I haven't found many developers who really like
to write a page of documentation for every attribute and method in every class.
But this is what CMM/QA auditors have required on several projects I've been on.
So, XP, having practices much closer to what developers would normally want to do (once you get over PairProgramming issues and such),
would be easier to implement consistently; your people wouldn't be constantly whining at you and trying to avoid the official process.
The problem with the comparison is that it uses the general description of the CMMLevels as a basis. For an organization to reach a certain level however, it should implement each of the key process areas for that level (for level 2 that means Requirements Management, Software Project Planning, Software Tracking and Oversight, Subcontract Management, Configuration Management and Software Quality Assurance, assuming we're talking about version 1.1 of the CMM here). Implementing a key process area means, again according to the CMM, that the goals of that key process area are met by the organization (NB: the complete organization, not just one team). So a better comparison would be to discuss what goals are met by an organization that uses XP as its (standard) software process.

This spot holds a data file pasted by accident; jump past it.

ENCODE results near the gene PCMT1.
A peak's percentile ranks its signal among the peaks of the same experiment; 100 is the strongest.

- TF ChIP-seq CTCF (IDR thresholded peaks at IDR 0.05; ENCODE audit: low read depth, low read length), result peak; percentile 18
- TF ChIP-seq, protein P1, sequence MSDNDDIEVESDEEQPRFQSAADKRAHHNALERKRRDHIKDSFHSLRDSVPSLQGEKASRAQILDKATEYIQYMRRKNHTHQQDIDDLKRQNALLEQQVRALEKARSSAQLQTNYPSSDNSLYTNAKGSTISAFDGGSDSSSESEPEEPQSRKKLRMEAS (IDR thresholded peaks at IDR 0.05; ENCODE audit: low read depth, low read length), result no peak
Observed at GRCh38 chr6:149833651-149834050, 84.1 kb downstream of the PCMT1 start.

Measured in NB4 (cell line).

I've written a paper on Process Discipline vs. Development Agility that's published in the November 2001 issue of Cross Talk: The Journal of Defense Software Engineering.
Starting with the assumption that there are plenty of people who think process discipline and development agility are mutually exclusive, I use CMM and XP as examples from each camp and to make my points. I walk through the origin of that misconception and conclude that CMM and XP can live together, and be mutually productive, therefore process discipline and development agility can co-exist on the same development effort.